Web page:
© Lefteris Pitarakis/AP
Workers and activists rally on May Day.
Protesters across the world hit the streets Tuesday on May Day to rally against austerity measures and call for higher wages and more jobs. In the United States, the protests are seen as the biggest test for the Occupy movement since many of its camps were shuttered late last year.

Occupiers in more than 100 cities across the country were expected to protest on the day that traditionally celebrates workers' rights.

Demonstrators in New York will hold a "free university" and a "Guitarmy" will lead a march; in Nashville, they will hold a torchlight procession to commemorate worker struggles and victories; and in Oakland, they plan to occupy Child Protective Services and picket business associations.

"We've got hundreds of people out already and I know a lot of people are going to be trickling in as the day goes along. We've had pickets at the Bank of America, Chase, Disney," Mark Bray of the Occupy Wall Street PR team said as protesters chanted "We are the 99 percent" in the background. "(The) mood is very spirited, the rain is lightening up... ."

Dorian Warren, an assistant professor of political science at Columbia University, said he thought Tuesday would be the "biggest test since the fall of where Occupy is."

"I think it's still alive and thriving. I don't think it's going anywhere soon," he said. "But I think after [Tuesday] we'll know whether or not they were hibernating all winter and now they've re-emerged, or if they've died out."

Occupy held protests during the spring on student debt and worker rights. They also have been working on a rollout of new versions of outreach websites to facilitate coordination among different Occupy outfits. But a lot of effort has been focused on holding a May Day that will make a splash.

"Many activists have been working toward May Day for months and so they've decided to make it a test of strength," said Todd Gitlin, a former leader of the 1960s-era group, Students for a Democratic Society, who has just published a book on Occupy. He added: "A lot of people in the larger society don't think the movement still exists, so there's some need to prove to them that it does exist."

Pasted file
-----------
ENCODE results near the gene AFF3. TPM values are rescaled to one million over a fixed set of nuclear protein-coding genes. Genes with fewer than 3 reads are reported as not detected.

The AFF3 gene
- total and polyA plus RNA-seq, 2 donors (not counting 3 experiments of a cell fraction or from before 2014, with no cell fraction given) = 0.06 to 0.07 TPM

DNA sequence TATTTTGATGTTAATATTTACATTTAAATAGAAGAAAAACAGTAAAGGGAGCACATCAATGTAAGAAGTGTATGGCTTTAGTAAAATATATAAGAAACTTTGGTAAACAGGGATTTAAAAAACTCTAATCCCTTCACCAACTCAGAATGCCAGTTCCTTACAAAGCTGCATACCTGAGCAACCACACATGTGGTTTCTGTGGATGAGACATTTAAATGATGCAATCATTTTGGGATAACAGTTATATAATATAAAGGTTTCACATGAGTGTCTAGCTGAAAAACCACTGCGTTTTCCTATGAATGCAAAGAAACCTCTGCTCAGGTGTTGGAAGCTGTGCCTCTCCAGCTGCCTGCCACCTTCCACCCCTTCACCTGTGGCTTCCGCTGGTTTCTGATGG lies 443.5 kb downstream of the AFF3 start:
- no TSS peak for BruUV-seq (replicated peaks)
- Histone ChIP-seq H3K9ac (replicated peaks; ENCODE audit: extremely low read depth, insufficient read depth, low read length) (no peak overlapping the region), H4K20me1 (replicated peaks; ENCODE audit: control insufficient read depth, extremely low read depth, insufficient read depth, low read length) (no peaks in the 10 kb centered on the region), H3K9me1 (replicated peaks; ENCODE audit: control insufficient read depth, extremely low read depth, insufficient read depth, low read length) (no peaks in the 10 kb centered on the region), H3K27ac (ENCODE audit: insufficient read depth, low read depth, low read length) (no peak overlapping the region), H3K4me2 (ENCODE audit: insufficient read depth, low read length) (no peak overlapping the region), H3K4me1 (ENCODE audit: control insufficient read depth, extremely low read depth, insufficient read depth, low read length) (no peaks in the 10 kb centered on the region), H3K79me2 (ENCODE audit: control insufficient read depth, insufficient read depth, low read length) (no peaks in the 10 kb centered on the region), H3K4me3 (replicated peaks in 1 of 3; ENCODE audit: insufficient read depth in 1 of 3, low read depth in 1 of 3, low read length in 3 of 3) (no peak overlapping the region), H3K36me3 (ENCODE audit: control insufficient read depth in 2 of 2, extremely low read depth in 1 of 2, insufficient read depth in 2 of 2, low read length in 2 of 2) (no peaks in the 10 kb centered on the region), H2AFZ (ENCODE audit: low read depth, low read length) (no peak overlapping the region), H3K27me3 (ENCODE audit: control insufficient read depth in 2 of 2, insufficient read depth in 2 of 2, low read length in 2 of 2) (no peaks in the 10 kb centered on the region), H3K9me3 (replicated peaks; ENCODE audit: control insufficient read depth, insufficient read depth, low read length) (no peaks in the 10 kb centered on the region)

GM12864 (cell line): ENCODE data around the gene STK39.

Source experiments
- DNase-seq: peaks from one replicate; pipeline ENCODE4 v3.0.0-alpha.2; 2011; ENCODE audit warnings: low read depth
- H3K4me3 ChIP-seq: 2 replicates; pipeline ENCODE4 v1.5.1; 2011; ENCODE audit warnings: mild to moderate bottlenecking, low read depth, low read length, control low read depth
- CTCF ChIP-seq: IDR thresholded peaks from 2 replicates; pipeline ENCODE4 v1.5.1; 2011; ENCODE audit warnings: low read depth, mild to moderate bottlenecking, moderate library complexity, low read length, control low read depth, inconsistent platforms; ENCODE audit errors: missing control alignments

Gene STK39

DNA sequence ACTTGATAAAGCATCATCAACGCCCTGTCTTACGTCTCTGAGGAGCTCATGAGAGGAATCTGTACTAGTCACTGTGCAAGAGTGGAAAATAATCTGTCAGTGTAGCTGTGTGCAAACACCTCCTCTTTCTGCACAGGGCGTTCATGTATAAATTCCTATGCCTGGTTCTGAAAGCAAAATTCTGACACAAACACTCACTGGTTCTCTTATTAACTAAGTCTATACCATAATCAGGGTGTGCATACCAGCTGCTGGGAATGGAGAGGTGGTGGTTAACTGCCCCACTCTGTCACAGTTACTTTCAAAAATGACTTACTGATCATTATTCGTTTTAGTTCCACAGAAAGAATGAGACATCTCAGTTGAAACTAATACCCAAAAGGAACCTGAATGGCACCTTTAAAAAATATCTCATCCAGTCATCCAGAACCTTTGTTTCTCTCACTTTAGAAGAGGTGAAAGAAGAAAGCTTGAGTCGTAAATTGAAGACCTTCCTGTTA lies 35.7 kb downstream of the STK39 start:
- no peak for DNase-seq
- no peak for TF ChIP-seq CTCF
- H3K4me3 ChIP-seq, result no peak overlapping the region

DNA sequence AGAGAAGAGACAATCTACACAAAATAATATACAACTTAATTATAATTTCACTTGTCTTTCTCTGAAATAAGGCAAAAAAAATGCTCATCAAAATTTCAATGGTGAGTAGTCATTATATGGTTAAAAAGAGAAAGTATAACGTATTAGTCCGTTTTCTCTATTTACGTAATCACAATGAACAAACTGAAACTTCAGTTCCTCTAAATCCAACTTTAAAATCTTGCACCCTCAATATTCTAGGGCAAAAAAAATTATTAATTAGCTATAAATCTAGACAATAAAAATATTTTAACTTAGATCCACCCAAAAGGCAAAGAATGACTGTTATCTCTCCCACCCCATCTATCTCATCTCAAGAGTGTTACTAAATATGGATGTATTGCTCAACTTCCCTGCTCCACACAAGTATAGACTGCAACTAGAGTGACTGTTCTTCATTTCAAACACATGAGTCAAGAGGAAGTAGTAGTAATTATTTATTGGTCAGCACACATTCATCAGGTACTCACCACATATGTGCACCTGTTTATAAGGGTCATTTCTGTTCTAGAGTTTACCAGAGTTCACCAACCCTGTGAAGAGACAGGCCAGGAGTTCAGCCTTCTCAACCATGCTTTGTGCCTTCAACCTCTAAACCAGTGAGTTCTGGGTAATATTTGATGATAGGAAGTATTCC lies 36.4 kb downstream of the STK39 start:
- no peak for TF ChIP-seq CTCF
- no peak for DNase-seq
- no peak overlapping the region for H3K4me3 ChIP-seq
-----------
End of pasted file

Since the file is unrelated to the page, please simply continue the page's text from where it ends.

Occupy Wall Street has struggled during the last months without a camp, with some members starting their own groups while keeping a loose affiliation to the movement.

"It's become fractured over time and I think people point a lot to that to the breakup of Zuccotti Park, and the natural disagreements that people had came more to the fore when people were separated and people formed their own circles upon which they continued. But it wasn't the circle of great diversity that was right there at Zuccotti Park and people could grow from," said William Johnsen, a 63-year-old veteran activist from Staten Island, N.Y. "It's obviously a long-term process right now which will ultimately change into something else."

But Konrad Cukla, a 23-year-old graduate student who has been helping with Occupy May Day planning, said that since the park shut, occupiers have been engaging in key coalition building work, such as with immigrant rights groups in the city.

"All the labor unions have come together and for the first time are going to have a unified march with immigrant rights groups and Occupy," he said as he walked with other a musical band of occupiers -- the Rude Mechanical Orchestra -- dressed in green and black on Manhattan's 5th Avenue. "I think the movement is evolving, it's taking on more concrete allies and issues, engaging more with labor struggles -- also just expanding its horizons and bringing more people into the movement."

In San Francisco, Golden Gate ferry workers planned to hold a morning strike in the North Bay, but union organizers cancelled a protest on the Golden Gate Bridge to give support to the ferry workers, the Oakland Tribune reported.